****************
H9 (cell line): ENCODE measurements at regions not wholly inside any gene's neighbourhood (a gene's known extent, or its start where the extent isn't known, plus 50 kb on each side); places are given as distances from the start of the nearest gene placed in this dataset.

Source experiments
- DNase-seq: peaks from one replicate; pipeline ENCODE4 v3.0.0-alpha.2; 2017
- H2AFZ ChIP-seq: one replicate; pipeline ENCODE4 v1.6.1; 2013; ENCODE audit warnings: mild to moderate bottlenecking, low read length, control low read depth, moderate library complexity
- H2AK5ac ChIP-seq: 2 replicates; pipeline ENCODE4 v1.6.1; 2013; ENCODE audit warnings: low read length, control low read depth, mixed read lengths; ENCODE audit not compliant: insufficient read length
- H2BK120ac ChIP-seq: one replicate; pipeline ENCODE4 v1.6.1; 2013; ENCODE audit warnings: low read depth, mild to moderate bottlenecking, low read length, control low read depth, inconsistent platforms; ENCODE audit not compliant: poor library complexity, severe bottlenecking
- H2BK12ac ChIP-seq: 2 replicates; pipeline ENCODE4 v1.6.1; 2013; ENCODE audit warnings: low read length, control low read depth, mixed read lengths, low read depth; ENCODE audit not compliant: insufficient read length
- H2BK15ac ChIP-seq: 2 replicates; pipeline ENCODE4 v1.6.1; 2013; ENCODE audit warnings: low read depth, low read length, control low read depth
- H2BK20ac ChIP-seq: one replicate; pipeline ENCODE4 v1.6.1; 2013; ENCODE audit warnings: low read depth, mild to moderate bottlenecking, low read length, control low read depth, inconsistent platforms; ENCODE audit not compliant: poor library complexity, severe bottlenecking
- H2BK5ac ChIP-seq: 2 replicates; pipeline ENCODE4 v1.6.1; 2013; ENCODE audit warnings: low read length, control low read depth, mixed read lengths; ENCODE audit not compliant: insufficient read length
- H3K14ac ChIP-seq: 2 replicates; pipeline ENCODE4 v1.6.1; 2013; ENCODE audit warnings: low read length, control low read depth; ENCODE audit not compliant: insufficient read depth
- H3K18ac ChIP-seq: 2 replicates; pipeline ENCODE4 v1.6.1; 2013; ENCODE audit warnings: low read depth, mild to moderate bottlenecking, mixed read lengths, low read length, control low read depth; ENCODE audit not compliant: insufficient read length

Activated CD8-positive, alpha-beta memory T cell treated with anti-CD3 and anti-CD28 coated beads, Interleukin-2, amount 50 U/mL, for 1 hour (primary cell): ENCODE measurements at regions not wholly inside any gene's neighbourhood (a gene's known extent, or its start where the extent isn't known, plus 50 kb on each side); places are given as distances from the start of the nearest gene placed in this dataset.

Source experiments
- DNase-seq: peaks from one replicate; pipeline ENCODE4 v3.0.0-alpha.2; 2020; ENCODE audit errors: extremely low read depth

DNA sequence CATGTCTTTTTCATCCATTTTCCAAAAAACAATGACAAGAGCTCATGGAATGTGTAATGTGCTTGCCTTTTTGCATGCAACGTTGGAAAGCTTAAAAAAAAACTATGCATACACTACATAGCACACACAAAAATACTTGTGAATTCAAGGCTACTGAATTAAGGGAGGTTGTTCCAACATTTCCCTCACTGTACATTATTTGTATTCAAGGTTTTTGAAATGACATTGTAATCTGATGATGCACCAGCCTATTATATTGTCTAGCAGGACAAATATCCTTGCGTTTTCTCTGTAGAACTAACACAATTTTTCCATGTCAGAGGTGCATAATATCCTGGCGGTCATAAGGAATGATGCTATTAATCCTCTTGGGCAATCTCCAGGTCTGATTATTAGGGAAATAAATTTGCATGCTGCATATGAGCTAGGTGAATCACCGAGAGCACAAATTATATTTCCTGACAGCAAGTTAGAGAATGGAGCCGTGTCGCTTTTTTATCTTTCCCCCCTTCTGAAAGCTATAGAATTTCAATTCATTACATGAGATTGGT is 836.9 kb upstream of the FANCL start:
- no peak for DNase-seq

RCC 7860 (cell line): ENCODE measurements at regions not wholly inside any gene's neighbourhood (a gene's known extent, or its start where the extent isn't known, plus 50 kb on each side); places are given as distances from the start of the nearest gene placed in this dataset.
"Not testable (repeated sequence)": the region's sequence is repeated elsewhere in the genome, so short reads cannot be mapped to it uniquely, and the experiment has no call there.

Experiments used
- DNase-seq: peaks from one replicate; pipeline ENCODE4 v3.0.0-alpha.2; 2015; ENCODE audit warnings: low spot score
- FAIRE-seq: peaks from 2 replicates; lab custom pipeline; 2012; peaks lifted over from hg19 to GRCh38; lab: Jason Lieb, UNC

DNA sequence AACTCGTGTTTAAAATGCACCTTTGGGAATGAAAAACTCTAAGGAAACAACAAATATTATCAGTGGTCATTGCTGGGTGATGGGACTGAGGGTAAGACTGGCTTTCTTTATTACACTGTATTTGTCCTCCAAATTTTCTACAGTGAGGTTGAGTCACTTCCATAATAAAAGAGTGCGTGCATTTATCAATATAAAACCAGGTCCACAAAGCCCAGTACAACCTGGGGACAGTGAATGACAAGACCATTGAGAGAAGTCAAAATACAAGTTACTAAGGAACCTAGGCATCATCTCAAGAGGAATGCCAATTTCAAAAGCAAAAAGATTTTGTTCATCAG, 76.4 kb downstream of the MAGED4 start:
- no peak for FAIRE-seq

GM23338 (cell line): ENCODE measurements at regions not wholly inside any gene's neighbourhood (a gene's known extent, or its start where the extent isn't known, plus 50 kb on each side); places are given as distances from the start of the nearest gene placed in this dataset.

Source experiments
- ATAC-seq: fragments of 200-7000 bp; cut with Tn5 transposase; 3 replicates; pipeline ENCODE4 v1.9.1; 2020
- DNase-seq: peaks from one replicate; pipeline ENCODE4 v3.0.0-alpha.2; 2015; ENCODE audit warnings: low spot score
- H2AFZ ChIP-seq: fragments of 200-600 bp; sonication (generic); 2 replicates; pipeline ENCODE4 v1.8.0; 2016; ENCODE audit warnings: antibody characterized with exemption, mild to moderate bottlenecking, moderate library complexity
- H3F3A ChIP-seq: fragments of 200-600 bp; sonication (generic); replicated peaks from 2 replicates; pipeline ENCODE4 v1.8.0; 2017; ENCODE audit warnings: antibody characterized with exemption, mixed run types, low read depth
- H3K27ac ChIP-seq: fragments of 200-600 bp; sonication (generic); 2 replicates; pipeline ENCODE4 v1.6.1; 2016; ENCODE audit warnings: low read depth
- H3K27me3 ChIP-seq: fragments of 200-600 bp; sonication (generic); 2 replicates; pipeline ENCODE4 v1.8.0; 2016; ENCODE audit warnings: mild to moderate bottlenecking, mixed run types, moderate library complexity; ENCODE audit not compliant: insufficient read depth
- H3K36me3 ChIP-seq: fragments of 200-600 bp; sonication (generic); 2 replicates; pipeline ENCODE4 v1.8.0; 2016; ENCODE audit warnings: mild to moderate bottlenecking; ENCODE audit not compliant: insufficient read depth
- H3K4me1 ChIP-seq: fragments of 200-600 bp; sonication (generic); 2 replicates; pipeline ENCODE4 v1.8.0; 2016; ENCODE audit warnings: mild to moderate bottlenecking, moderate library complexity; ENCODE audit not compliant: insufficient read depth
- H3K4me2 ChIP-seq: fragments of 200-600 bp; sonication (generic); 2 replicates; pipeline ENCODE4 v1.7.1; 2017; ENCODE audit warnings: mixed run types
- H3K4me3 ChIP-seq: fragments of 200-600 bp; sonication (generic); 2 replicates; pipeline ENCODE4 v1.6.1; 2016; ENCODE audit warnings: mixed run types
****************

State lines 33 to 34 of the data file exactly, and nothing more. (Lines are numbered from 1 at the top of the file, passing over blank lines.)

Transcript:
- H3K36me3 ChIP-seq: fragments of 200-600 bp; sonication (generic); 2 replicates; pipeline ENCODE4 v1.8.0; 2016; ENCODE audit warnings: mild to moderate bottlenecking; ENCODE audit not compliant: insufficient read depth
- H3K4me1 ChIP-seq: fragments of 200-600 bp; sonication (generic); 2 replicates; pipeline ENCODE4 v1.8.0; 2016; ENCODE audit warnings: mild to moderate bottlenecking, moderate library complexity; ENCODE audit not compliant: insufficient read depth